June 7, 2001


The staff of the Committee on Open Government is authorized to issue advisory opinions. The
ensuing staff advisory opinion is based solely upon the facts presented in your correspondence.


I have received your letter in which you wrote that Mr. Arthur Spring, Fulton County
Attorney, suggested that you seek an advisory opinion concerning rights of access to records relating
to an investigation of County property and employees. You indicated that the matter went before
a grand jury, and Mr. Spring denied your request on the grounds that the records sought "were
compiled for law enforcement purposes", that "the allegations could not be proven and any
disclosure would constitute ‘an unwarranted invasion of personal privacy.'"

Although I am unaware of the specific contents of the records in question, I offer the
following comments.

First, as a general matter, the Freedom of Information Law is based upon a presumption of
access. Stated differently, all records of an agency are available, except to the extent that records or
portions thereof fall within one or more grounds for denial appearing in §87(2)(a) through (i) of the

The provision to which the County Attorney alluded initially would be §87(2)(e), which
enables an agency to withhold records or portions thereof that:

"are compiled for law enforcement purposes and which if disclosed, would:

i. interfere with law enforcement investigations or judicial

ii. deprive a person of a right to a fair trial or impartial adjudication;

iii. identify a confidential source or disclose confidential information
relating to a criminal investigation; or

iv. reveal criminal investigative techniques or procedures, except
routine techniques and procedures;

The ability to deny access under the exception quoted above is limited to those instances in which
the harmful effects described in subparagraphs (i) through (iv) would occur by means of disclosure.
Since the investigation apparently ended several years ago, it is likely that only subparagraph (iii)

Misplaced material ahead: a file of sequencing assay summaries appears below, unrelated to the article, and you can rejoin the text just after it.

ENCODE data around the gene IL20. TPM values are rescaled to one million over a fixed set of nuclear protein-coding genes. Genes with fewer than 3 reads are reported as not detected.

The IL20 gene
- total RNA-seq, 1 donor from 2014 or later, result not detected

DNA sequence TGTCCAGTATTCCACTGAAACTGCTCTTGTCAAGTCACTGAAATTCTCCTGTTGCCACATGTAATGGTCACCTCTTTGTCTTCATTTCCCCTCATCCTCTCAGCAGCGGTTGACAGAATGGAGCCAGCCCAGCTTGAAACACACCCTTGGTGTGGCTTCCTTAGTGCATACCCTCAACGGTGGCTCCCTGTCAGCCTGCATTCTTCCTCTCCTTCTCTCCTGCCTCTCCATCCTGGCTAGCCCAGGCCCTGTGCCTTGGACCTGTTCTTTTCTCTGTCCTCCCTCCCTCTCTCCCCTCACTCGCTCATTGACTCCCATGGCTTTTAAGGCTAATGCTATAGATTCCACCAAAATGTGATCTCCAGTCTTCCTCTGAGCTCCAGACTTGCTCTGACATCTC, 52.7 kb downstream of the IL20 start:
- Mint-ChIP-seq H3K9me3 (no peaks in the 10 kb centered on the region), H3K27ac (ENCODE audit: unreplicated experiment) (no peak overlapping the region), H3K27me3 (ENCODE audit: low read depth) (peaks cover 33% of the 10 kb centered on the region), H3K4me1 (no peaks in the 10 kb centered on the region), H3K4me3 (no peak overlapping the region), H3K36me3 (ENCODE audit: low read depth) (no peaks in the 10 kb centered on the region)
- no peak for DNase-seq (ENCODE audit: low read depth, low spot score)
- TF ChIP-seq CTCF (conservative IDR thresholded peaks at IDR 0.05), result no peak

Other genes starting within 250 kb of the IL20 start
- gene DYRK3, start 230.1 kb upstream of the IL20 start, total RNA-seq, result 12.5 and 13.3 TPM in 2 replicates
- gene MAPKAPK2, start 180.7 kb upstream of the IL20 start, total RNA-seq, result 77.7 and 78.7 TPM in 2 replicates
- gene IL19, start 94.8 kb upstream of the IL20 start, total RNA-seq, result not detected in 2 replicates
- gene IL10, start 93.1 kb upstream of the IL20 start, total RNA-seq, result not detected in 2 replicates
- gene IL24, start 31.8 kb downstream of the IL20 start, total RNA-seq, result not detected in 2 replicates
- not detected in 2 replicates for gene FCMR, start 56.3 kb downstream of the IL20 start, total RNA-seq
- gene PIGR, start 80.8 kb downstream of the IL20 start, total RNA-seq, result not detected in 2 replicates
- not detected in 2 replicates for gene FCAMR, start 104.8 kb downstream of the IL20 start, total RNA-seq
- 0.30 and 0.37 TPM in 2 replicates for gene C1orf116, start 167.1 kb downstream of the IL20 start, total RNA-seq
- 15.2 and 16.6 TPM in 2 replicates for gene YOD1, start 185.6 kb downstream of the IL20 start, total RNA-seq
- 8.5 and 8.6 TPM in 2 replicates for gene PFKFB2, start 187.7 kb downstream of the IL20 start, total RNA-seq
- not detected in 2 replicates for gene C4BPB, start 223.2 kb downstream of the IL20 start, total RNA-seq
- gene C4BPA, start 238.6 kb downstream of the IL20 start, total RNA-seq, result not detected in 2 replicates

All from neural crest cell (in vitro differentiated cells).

would apply. That provision might properly be asserted to withhold records insofar as they include
names or other identifying details pertaining to informants, witnesses and perhaps others.

The second provision to which the County Attorney referred would be §87(2)(b), which
authorizes an agency to withhold records to the extent that disclosure would constitute "an
unwarranted invasion of personal privacy." Although the standard concerning privacy is flexible and
may be subject to conflicting interpretations, the courts have provided substantial direction regarding
the privacy of public employees. It is clear that public employees enjoy a lesser degree of privacy
than others, for it has been found in various contexts that public employees are required to be more
accountable than others. Further, the courts have found that, as a general rule, records that are
relevant to the performance of a public employee's official duties are available, for disclosure in such
instances would result in a permissible rather than an unwarranted invasion of personal privacy [see
e.g., Farrell v. Village Board of Trustees, 372 NYS 2d 905 (1975); Gannett Co. v. County of
Monroe, 59 AD 2d 309 (1977), aff'd 45 NY 2d 954 (1978); Sinicropi v. County of Nassau, 76 AD
2d 838 (1980); Geneva Printing Co. and Donald C. Hadley v. Village of Lyons, Sup. Ct., Wayne
Cty., March 25, 1981; Montes v. State, 406 NYS 2d 664 (Court of Claims, 1978); Powhida v. City
of Albany, 147 AD 2d 236 (1989); Scaccia v. NYS Division of State Police, 530 NYS 2d 309, 138